HIV stigma and discrimination are real, painful and persistent forces in the lives of people with HIV. They can also be major barriers to accessing HIV prevention, treatment or care.
We invite you to share your own stories of facing or overcoming stigma and discrimination. Whether you have tackled it fully or still live with the pain of ongoing bias, we care and we want to help you tell your truth.
We also invite stories from the partners or family members of people with HIV who have faced or witnessed stigma or discrimination, as well as those who have experienced pre-exposure prophylaxis (PrEP) stigma or other HIV prevention-related stigma or discrimination.
Tell us your story the best way you know how -- a written story (1000 words or less, please), a YouTube video or whatever works for you. Email it to firstname.lastname@example.org. It is always your choice whether you wish to share your name.
Stay strong, and thank you for sharing your story.
Language Stigma and "Disease Free" Dating
"When we use language such as 'are you clean,' we are walking a tangled web of dangerous miscommunication and discrimination," writes George M. Johnson.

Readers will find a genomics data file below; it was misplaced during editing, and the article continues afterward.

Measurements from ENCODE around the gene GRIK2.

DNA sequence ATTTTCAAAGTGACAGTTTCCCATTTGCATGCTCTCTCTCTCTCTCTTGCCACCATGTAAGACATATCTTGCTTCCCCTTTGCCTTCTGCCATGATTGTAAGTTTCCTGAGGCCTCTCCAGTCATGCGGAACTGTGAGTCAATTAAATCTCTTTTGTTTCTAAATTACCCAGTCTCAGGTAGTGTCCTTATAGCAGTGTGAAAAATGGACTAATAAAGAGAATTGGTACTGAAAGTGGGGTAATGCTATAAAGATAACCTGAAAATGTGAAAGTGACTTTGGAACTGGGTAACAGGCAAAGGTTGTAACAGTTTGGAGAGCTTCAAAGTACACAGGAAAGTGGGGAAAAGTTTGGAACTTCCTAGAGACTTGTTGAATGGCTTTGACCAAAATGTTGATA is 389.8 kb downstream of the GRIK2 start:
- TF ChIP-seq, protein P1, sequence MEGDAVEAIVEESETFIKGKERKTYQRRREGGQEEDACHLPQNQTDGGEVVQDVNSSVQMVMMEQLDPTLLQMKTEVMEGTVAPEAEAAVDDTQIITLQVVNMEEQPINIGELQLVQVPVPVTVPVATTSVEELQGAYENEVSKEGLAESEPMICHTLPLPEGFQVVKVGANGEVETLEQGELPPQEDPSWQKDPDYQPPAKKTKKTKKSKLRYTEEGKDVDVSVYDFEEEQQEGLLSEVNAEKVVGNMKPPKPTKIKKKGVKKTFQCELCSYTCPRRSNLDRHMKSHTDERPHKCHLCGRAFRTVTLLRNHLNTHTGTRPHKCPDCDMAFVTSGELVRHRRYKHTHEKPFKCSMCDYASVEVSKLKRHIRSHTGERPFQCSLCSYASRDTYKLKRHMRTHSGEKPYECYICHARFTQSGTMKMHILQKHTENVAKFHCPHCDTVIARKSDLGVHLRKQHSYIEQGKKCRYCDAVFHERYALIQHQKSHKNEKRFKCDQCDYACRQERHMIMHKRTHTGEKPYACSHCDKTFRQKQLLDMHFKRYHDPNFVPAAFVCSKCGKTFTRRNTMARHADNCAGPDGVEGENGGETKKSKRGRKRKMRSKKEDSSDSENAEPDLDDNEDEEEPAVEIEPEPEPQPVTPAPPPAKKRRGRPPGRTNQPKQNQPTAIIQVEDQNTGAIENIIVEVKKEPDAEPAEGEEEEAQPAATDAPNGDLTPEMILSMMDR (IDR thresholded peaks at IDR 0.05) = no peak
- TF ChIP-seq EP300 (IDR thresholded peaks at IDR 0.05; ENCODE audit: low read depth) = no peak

Loving Myself Too Much to Accept Stigmatized "Love"
River Huston met someone -- handsome, funny and single -- and he seemed OK with her HIV status. That is until he said, "I think this works ... as long as you don't tell anyone we are together because of the AIDS."
What Is HIV Stigma?
As she approaches 30 years of living with HIV, Sherri Lewis reflects on the HIV-related stigma she's faced and what helps her to rise above it all.
Self Stigmatization: How I Fooled Myself Into Thinking I'm Sick
"When I first started thinking about HIV stigma and how it relates to me, I thought that, for the most part, it doesn't affect me," Charles Sanchez wrote. "Then I looked up a definition of stigma."
HIV Stigma Inquisition: One Man's Experience With a Cotton Swab and a Medical Un-Professional
"The reason for my visit to the clinic had nothing to do with my HIV status. ... However, my visit quickly became less about my concerns and more about how the doctor could fulfill her prophesy about what it means to be a gay man," Brian Minalga writes.
A Child's Love: My Story of Self-Stigma and Redemption
When Lisa Johnson-Lett's fiancé told her children she is HIV positive without her permission, she wasn't sure how her children would react. Then her daughter told her, "Mom, it's okay! No matter what you have, I'm going to love you anyways."